After a protracted face-off between the executive and the legislature on Constitution Amendment, it appears a truce has been reached by both parties following the withdrawal of the suits challenging the constitution amendment process.
There are strong indications that President Goodluck Jonathan will this Thursday sign into the 4th Alteration Bill for the amendment of the 1999 Constitution following a resolution of the grey areas between the presidency and the National Assembly.
Counsel to the Federal Government announced to the Supreme Court that the disagreement between the two parties had been amicably resolved and terms of agreement had been filed at the court.
The deal consequently forced the FG to discontinue the two cases filed by the Attorney General of the Federation and the one filed by Jonathan.
The new deal was ratified by a full panel of the Supreme Court headed by the Chief Justice of Nigeria CJN, Justice Mohammed Mahmud.
Ojo said: “For the agreement to be reached both parties made concessions.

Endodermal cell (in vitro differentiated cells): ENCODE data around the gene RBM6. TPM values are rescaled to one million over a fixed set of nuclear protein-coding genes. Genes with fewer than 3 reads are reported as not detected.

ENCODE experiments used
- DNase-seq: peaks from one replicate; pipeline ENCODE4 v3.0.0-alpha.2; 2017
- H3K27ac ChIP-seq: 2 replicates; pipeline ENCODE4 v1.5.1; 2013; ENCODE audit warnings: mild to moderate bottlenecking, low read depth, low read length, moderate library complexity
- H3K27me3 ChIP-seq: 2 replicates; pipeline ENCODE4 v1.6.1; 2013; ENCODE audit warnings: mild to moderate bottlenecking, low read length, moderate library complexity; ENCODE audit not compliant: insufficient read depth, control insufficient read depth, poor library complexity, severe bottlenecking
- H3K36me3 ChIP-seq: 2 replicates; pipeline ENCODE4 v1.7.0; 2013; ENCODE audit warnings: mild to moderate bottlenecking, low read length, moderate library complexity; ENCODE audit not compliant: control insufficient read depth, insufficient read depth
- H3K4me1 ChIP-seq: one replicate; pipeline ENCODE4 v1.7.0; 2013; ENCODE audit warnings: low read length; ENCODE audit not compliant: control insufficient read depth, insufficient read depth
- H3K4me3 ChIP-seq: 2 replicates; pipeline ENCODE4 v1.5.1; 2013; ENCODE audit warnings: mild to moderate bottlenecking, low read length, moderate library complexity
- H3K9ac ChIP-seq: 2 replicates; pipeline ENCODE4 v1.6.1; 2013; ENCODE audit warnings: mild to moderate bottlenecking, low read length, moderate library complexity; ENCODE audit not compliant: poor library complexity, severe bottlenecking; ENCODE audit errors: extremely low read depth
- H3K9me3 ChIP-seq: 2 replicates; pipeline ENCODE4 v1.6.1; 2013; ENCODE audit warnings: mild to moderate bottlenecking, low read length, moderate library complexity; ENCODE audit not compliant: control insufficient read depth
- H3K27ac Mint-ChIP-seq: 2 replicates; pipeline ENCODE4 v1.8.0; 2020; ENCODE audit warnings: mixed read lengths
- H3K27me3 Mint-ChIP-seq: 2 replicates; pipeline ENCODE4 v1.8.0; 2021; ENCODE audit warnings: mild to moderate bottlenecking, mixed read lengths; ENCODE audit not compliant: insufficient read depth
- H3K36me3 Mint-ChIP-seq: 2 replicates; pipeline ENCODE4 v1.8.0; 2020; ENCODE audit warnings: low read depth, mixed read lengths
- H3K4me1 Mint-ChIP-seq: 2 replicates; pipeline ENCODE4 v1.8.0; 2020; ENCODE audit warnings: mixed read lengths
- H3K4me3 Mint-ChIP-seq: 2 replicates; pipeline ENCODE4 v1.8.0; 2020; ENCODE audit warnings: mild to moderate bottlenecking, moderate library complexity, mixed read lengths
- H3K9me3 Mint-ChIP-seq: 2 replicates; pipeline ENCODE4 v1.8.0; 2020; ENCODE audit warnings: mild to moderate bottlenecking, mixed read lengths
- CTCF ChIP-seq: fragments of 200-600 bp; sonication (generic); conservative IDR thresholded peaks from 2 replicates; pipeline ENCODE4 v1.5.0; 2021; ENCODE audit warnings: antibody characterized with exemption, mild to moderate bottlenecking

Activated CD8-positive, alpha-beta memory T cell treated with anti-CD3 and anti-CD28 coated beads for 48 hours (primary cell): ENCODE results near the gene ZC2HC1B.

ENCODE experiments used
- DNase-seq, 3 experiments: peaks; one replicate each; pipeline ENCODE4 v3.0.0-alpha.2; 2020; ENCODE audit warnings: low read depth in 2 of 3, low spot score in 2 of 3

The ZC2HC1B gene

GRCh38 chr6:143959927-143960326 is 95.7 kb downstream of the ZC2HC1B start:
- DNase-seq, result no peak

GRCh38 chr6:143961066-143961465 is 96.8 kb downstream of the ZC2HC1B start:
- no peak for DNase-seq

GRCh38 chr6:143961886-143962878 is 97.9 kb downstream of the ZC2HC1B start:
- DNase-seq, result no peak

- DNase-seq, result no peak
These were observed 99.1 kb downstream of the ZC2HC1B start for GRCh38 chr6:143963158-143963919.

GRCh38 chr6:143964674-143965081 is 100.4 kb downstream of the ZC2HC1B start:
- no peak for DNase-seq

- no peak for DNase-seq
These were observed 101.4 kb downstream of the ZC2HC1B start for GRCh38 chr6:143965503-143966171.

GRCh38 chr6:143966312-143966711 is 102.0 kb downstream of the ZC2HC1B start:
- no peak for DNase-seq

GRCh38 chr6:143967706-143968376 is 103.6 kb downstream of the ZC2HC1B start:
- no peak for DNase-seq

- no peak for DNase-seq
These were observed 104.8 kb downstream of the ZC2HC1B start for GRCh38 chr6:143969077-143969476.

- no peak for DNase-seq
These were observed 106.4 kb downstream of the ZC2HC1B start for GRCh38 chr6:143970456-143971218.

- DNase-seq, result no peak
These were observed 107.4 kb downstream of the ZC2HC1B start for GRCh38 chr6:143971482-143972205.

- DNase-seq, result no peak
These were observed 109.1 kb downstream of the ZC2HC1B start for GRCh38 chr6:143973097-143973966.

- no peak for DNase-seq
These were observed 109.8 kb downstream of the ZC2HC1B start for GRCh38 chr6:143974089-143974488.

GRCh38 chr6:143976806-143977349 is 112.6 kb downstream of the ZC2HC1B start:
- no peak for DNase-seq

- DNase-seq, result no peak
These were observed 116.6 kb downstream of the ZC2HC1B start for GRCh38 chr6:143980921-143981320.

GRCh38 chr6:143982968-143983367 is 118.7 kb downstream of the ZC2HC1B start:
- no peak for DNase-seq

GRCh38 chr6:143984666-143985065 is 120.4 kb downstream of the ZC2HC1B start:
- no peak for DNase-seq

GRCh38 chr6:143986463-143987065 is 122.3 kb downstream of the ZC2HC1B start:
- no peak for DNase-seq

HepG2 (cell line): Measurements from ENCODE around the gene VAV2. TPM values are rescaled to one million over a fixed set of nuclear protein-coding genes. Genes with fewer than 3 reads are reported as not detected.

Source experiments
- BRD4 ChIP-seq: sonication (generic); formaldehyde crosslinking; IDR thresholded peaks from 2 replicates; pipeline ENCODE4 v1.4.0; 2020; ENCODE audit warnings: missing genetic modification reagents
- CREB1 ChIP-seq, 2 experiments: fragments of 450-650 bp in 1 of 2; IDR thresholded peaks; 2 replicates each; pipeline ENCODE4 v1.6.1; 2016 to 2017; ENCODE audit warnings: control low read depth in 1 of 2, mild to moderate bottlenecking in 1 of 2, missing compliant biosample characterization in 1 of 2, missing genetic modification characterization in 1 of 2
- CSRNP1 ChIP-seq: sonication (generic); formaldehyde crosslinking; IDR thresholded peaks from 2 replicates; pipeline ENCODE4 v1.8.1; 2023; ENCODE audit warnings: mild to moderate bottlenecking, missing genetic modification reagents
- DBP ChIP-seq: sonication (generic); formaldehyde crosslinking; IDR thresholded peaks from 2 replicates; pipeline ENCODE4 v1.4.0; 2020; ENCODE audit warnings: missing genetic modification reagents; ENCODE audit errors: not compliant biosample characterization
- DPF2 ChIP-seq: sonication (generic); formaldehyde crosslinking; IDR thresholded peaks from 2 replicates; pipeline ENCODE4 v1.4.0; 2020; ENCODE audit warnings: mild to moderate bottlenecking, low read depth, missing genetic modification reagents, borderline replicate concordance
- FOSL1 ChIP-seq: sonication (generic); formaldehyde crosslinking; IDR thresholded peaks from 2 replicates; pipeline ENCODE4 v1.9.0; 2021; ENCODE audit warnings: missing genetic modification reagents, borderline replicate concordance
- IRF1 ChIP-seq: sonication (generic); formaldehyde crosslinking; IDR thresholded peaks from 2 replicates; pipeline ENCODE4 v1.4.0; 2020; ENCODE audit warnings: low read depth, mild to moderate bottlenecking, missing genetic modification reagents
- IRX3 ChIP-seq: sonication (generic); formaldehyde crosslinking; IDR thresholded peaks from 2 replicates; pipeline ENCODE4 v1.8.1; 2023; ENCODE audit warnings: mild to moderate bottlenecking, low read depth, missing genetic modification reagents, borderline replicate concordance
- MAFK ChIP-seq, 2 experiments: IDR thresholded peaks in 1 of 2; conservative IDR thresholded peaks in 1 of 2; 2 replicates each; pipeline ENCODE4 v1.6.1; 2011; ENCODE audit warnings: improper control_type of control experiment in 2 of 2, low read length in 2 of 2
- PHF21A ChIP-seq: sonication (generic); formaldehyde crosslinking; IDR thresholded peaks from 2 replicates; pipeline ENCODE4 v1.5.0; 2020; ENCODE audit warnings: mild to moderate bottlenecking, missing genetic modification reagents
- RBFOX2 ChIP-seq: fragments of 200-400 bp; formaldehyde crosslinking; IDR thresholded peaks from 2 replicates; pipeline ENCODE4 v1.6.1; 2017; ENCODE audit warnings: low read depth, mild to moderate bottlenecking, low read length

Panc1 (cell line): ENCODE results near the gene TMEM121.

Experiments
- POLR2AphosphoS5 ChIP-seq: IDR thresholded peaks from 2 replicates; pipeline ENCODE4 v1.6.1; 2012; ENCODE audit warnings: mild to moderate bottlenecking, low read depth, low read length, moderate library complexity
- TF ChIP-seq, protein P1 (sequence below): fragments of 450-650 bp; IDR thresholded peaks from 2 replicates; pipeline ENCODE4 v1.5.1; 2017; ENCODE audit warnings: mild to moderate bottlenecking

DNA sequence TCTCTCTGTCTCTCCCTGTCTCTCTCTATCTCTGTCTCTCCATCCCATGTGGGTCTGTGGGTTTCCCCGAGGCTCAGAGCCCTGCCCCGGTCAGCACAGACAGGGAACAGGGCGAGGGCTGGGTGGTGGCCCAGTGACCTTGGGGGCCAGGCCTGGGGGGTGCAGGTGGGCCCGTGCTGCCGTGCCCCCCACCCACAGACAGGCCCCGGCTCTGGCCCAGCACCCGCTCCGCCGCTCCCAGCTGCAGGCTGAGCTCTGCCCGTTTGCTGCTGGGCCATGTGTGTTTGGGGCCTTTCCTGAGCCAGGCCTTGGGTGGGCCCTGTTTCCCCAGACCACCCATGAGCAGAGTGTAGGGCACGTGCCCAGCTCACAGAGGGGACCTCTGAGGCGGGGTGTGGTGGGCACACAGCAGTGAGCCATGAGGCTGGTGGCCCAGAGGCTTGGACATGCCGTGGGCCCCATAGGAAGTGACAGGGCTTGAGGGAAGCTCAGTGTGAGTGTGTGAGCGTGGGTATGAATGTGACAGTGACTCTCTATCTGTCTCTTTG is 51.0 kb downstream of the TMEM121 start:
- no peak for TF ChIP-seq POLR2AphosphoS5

“A new suit filed in the name of the president is to be withdrawn along with the old one filed by the AGF. I thank My Lords for your patience and understanding.”
In a short ruling the CJN said: “Both parties having taken the opportunity offered them by the supreme court to settle the matter, having resolved their disputes amicably and having filed notices of discontinuance, both cases are hereby struck out.”
Responding, counsel to NASS Adegboyega Awomolo SAN said: “It is correct we have resolved our differences through concessions from both sides.”
He thanked the justices for their maturity in the matter adding that the judicial mediation worked very well for both parties.